The longer he gazed upon that illuminated window-blind, the more blank became the picture of the man who sat behind it, endlessly turning over sheets of process, pausing to sip a glass of port, or rising and passing heavily about his book- lined walls to verify some reference. He could not combine the brutal judge and the industrious, dispassionate student; the connecting link escaped him; from such a dual nature, it was impossible he should predict behaviour; and he asked himself if he had done well to plunge into a business of which the end could not be foreseen? and presently after, with a sickening decline of confidence, if he had done loyally to strike his father? For he had struck him - defied him twice over and before a cloud of witnesses - struck him a public buffet before crowds. Who had called him to judge his father in these precarious and high questions? The office was usurped. It might have become a stranger; in a son - there was no blinking it - in a son, it was disloyal. And now, between these two natures so antipathetic, so hateful to each other, there was depending an unpardonable affront: and the providence of God alone might foresee the manner in which it would be resented by Lord Hermiston.

These misgivings tortured him all night and arose with him in the winter's morning; they followed him from class to class, they made him shrinkingly sensitive to every shade of manner in his companions, they sounded in his ears through the current voice of the professor; and he brought them home with him at night unabated and indeed increased. The cause of this increase lay in a chance encounter with the celebrated Dr. Gregory. Archie stood looking vaguely in the lighted window of a book shop, trying to nerve himself for the approaching ordeal. My lord and he had met and parted in the morning as they had now done for long, with scarcely the ordinary civilities of life; and it was plain to the son that nothing had yet reached the father's ears. Indeed, when he recalled the awful countenance of my lord, a timid hope sprang up in him that perhaps there would be found no one bold enough to carry tales. If this were so, he asked himself, would he begin again? and he found no answer. It was at this moment that a hand was laid upon his arm, and a voice said in his ear, "My dear Mr. Archie, you had better come and see me."

He started, turned round, and found himself face to face with Dr. Gregory. "And why should I come to see you?" he asked, with the defiance of the miserable.

"Because you are looking exceedingly ill," said the doctor, "and you very evidently want looking after, my young friend. Good folk are scarce, you know; and it is not every one that would be quite so much missed as yourself. It is not every one that Hermiston would miss."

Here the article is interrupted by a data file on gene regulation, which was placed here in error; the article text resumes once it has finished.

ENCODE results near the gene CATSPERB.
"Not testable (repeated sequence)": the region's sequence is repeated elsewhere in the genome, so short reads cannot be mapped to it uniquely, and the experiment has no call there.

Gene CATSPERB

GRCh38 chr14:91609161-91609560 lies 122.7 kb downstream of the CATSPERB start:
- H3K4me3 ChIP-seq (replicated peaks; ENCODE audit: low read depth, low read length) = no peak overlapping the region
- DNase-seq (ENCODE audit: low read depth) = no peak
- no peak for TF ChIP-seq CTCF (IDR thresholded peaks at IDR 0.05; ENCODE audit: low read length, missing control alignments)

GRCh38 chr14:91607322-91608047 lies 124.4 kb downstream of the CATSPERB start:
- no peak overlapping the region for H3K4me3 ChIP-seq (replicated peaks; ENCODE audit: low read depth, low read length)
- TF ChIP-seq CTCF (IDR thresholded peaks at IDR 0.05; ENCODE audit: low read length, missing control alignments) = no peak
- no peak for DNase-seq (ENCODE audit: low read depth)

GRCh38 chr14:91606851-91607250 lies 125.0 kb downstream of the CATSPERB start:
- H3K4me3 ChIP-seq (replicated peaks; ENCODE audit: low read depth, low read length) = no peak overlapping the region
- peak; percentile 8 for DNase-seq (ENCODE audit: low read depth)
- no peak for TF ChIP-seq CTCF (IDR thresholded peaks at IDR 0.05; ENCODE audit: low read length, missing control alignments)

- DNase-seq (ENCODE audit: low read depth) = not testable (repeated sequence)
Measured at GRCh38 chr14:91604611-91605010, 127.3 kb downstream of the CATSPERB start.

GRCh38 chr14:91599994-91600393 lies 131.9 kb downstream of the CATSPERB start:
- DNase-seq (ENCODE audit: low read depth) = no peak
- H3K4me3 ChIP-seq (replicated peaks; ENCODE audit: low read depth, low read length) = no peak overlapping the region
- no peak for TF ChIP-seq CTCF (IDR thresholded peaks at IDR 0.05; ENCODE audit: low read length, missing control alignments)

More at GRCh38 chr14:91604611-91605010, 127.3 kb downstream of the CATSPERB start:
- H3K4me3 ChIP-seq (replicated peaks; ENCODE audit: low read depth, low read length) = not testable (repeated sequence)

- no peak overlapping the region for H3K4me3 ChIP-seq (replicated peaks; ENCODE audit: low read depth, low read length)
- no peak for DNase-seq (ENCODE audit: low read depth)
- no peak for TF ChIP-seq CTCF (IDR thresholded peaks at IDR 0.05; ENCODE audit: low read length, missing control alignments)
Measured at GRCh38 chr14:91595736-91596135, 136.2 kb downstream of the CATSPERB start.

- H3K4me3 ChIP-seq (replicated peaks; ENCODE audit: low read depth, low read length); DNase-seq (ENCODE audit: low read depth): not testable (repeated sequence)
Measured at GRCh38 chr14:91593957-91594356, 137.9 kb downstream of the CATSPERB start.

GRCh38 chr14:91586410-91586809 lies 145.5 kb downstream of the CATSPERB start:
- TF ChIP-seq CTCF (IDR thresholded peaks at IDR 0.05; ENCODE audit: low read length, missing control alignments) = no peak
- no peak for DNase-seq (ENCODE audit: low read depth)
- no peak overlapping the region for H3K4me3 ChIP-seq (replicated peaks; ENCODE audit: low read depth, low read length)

And with a nod and a smile, the doctor passed on.

A moment after, Archie was in pursuit, and had in turn, but more roughly, seized him by the arm.

"What do you mean? what did you mean by saying that? What makes you think that Hermis - my father would have missed me?"

The doctor turned about and looked him all over with a clinical eye. A far more stupid man than Dr. Gregory might have guessed the truth; but ninety-nine out of a hundred, even if they had been equally inclined to kindness, would have blundered by some touch of charitable exaggeration. The doctor was better inspired. He knew the father well; in that white face of intelligence and suffering, he divined something of the son; and he told, without apology or adornment, the plain truth.

"When you had the measles, Mr. Archibald, you had them gey and ill; and I thought you were going to slip between my fingers," he said. "Well, your father was anxious. How did I know it? says you. Simply because I am a trained observer. The sign that I saw him make, ten thousand would have missed; and perhaps - PERHAPS, I say, because he's a hard man to judge of - but perhaps he never made another. A strange thing to consider! It was this. One day I came to him: `Hermiston,' said I, `there's a change.' He never said a word, just glowered at me (if ye'll pardon the phrase) like a wild beast.

Weir of Hermiston Page 15

Robert Louis Stevenson

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Robert Louis Stevenson
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